Chronic traumatic encephalopathy, caused by repeated trauma to the head, is a condition that many football players are diagnosed with. The trouble, though, is that many don’t have it. Ohio residents should know that CTE can only properly be diagnosed in an autopsy and that there is no official method for diagnosing it in living people.

CTE leads to cognitive symptoms like depression and anxiety, suicidal thoughts, memory loss and difficulty concentrating. Similar symptoms can arise from other conditions common among football players, such as sleep apnea, high blood pressure, diabetes, and obesity. They may appear as well from the use of prescription pain medication.

Researchers from the Harvard School of Public Health surveyed nearly 4,000 former NFL players who played from 1960 or later, and found that 3% had been diagnosed with CTE. Those diagnosed with it were more likely to have one or more of the conditions mentioned above. Other conditions include abnormal cholesterol, low testosterone and heart disease.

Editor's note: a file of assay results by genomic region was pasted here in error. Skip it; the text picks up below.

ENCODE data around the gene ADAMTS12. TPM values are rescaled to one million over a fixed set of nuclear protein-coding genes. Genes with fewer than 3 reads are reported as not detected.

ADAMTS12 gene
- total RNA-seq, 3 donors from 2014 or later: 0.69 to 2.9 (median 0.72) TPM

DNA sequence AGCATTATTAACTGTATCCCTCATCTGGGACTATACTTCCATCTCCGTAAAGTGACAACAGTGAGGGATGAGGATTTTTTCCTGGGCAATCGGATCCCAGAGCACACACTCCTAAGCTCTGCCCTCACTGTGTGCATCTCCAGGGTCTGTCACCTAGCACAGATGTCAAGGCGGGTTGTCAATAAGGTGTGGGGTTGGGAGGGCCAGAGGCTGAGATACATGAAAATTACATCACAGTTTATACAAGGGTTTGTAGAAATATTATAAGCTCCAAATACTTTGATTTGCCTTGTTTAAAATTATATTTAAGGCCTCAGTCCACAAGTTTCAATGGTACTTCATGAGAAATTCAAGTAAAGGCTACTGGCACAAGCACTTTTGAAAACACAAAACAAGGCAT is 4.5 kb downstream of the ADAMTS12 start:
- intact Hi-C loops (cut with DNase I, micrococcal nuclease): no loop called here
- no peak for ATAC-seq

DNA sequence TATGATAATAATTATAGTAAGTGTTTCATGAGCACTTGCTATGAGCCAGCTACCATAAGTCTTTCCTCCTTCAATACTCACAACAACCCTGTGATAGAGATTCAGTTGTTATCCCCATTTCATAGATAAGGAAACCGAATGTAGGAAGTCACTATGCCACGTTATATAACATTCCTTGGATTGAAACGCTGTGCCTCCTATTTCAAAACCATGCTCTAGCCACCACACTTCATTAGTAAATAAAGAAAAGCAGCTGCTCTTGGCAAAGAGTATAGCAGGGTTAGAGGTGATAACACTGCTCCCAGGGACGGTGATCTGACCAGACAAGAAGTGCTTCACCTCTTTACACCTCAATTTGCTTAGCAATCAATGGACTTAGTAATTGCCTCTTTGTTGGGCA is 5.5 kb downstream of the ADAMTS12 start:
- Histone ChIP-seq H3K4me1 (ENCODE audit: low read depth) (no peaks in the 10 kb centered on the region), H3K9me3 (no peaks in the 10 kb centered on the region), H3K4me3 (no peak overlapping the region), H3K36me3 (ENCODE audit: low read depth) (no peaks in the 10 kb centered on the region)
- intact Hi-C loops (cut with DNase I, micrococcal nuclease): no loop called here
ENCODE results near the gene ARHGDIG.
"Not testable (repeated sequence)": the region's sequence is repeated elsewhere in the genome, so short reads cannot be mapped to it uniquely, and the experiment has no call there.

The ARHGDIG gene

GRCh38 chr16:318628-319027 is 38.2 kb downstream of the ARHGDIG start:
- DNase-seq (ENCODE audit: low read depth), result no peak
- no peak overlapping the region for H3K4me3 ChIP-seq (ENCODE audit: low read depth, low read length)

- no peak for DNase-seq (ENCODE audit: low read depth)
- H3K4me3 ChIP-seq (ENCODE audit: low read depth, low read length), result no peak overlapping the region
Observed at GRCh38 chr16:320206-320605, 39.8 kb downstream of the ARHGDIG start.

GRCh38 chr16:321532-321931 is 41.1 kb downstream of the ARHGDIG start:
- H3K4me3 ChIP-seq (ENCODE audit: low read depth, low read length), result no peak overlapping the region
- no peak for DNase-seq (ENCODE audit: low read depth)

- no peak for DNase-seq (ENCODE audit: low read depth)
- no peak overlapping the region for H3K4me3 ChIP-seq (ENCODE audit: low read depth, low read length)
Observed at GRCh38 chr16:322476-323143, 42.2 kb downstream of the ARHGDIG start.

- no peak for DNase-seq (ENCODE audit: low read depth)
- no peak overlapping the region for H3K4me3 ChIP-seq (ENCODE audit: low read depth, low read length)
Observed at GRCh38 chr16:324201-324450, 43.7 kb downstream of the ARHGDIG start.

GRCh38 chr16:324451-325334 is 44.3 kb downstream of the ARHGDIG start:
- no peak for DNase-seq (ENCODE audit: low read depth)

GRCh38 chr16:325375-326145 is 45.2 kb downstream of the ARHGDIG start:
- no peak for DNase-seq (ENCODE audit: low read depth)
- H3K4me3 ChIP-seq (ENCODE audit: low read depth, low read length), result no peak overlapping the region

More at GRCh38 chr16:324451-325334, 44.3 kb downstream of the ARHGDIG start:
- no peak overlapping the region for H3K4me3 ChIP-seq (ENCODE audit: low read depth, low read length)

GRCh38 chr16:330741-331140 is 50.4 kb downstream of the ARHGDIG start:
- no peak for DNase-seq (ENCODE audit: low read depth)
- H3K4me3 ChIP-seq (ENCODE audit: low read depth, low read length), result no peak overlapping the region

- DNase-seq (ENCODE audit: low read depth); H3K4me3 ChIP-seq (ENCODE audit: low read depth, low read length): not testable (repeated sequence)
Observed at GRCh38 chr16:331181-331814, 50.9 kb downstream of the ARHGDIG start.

A CTE misdiagnosis can have a devastating effect on players, who know that the condition cannot be treated. It can lead to players neglecting their health and falling into depression. Researchers state that certain methods for diagnosing CTE in the living are being explored, including PET scans and spinal fluid analyses.

The failure to diagnose a condition is often the result of negligence. Negligent doctors may also too quickly diagnose someone with a condition when that diagnosis can’t ever be proven when the patient is alive. Whatever the nature of the diagnostic error, those who were harmed by it may pursue a medical malpractice claim. If the victim died, the family or another eligible dependent could pursue it. A lawyer may make the process go more smoothly and handle all negotiations.